A vast 1 million-square-foot housing and commercial development to replace the shuttered Fry’s Electronics store in Warner Center is moving forward.
“District at Warner Center” will include 852 multi-family residential units, including 316 live-work units; a hotel with 204 guest rooms and ancillary amenities and services; and about 2,171 square feet of ground floor retail.
Three buildings at 6100 N. Canoga Ave. will have a combined floor area of about 1,163,048 square feet, according to a report filed by Los Angeles city planners.
Last week, the Los Angeles City Planning Commission voted to reject two appeals that sought to prevent construction of the mixed-use development proposed by Kaplan Companies.
The commission rejected two appeals filed by Jeff Bornstein, president of West Valley Alliance for Optimal Living, who argued that the project should be studied further under the California Environmental Quality Act.
Bornstein said he was concerned about the lack of open space for the public.
“We have not enough recreational facilities,” he said. “They are building all these apartments and condominiums, but they’re not providing any local parks.”
He added that developers are “densifying Woodland Hills, but they are not adding publicly available open space.”
The beloved Fry’s Electronics store was known for its design inspired by Lewis Carroll’s Alice in Wonderland story. Its entrance was decorated as the rabbit hole, and inside the store shoppers enjoyed the towering figures of the Cheshire Cat and the Caterpillar on his mushroom.
The site was purchased in 2020 by Kaplan Companies, a Houston-based real estate development firm, for $42 million.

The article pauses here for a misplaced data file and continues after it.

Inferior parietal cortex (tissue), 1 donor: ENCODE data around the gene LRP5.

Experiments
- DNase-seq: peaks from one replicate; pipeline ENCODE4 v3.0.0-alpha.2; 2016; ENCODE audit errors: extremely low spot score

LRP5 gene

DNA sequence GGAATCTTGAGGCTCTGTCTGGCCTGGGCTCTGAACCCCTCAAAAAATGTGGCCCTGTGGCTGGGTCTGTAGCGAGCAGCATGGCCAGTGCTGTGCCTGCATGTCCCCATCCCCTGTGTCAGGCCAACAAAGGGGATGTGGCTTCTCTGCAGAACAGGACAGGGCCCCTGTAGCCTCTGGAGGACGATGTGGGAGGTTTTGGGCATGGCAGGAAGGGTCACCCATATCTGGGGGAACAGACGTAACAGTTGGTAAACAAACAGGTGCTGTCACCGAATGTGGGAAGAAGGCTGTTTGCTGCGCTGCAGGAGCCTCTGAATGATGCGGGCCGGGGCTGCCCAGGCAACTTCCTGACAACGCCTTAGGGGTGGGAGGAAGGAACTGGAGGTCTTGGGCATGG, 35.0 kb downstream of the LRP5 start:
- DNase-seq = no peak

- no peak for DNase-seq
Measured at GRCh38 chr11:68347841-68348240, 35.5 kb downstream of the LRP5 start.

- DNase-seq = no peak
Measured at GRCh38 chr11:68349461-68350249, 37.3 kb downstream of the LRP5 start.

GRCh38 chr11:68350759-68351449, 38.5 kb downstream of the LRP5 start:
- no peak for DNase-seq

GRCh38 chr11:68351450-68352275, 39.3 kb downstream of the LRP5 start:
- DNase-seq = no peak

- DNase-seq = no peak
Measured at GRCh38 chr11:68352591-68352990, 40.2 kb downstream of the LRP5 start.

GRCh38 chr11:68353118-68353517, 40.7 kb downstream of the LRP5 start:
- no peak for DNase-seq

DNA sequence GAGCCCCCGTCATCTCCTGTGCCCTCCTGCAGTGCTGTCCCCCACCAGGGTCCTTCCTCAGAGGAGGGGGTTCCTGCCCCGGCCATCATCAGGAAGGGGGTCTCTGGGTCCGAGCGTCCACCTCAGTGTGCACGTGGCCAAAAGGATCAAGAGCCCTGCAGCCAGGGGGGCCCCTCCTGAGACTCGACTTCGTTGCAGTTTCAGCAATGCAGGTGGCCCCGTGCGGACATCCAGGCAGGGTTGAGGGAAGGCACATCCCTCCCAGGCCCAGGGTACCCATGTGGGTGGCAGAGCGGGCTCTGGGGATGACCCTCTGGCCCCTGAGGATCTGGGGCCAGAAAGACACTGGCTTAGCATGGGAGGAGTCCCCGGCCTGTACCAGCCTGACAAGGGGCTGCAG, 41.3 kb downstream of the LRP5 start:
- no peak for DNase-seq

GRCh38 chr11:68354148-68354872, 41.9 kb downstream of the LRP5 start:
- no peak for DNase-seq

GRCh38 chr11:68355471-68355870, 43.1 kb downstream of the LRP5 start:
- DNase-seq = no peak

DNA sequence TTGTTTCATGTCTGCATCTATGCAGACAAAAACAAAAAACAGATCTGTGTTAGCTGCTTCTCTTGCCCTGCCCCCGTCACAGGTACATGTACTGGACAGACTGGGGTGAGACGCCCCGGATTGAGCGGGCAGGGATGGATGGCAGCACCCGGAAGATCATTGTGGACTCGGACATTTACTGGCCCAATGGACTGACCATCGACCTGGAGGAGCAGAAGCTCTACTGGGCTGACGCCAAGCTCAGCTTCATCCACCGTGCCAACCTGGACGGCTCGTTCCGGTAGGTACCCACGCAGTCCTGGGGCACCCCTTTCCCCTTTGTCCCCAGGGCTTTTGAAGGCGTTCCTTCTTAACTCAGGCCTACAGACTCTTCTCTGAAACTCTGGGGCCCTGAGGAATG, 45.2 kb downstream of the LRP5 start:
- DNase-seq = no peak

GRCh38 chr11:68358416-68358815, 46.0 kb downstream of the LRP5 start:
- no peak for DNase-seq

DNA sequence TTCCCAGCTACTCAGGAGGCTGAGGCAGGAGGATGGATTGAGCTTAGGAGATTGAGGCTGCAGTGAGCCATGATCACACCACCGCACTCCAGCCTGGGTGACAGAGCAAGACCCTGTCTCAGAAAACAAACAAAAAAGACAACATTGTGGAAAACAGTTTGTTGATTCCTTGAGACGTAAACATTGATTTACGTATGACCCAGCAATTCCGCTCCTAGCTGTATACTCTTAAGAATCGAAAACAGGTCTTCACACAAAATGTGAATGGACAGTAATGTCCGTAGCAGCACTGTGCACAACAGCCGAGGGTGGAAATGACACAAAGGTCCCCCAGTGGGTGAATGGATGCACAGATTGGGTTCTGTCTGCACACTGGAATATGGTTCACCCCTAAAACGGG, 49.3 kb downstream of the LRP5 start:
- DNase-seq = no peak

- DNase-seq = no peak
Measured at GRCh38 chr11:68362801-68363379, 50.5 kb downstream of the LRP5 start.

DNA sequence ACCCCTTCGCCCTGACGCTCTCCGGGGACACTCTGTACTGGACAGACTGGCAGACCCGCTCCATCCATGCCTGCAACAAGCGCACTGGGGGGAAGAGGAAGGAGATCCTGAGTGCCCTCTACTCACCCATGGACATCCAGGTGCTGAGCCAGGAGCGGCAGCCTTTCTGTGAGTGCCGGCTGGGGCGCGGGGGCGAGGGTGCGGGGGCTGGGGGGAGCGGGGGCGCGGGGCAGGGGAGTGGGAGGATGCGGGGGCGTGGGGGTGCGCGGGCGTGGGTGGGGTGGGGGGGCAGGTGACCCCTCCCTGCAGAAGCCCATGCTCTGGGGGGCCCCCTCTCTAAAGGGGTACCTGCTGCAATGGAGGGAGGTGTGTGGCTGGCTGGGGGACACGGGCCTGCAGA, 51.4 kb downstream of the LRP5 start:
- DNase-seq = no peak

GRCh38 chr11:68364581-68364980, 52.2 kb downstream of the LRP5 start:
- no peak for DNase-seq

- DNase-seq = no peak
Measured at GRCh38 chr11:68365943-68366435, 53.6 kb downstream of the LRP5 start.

The project will span across an 8.8-acre site. The 114,057 square foot one-story building formerly occupied by Fry’s will be demolished and replaced by a 1,163,048 square foot mixed-use development. Construction is expected to take place in three phases, and the development is expected to be completed in about four years.
The Los Angeles city planner’s report said, “Various residential units would be rented at different price points providing options to meet the needs of the potential renters.” It’s unclear how many units are going to be affordable, meaning set below market price levels.
“We are always concerned about affordable housing,” said John Walker, president of the Woodland Hills Homeowners Organization.
He said his organization is also concerned about whether there will be “connectivity between that complex and complexes that are intended to be built around it, so that people have access from one location to another.”
The Fry’s is across the street from the former Anthem Blue Cross building which was recently acquired by Rams owner Stan Kroenke for about $175 million. Kroenke plans to demolish the vast parking lot at the former Anthem building and create office space, a gymnasium — and two football fields.